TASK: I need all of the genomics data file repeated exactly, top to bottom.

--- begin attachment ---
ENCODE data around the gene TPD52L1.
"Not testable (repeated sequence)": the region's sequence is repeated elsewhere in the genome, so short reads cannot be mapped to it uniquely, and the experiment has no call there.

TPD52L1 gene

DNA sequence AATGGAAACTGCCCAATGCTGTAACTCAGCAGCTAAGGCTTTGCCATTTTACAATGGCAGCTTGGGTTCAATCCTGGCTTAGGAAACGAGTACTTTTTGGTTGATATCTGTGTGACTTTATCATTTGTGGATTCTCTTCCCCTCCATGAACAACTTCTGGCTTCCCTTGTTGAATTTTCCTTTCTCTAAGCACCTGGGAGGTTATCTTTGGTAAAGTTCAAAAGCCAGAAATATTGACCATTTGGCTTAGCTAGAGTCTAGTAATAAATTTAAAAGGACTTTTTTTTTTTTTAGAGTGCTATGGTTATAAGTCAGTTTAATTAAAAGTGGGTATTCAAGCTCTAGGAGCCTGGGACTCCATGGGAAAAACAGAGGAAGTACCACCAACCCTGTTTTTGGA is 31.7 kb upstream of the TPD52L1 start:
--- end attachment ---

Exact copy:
ENCODE data around the gene TPD52L1.
"Not testable (repeated sequence)": the region's sequence is repeated elsewhere in the genome, so short reads cannot be mapped to it uniquely, and the experiment has no call there.

TPD52L1 gene

DNA sequence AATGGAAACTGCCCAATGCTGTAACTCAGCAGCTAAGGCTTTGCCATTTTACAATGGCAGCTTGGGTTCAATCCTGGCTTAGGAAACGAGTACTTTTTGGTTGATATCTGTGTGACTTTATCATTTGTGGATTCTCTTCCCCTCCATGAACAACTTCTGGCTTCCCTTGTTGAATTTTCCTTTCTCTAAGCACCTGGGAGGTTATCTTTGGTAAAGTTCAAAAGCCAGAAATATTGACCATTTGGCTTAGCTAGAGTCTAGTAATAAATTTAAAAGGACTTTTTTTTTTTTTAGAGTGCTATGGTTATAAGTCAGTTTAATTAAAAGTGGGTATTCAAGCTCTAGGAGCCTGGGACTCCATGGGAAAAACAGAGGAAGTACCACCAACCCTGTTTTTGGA is 31.7 kb upstream of the TPD52L1 start: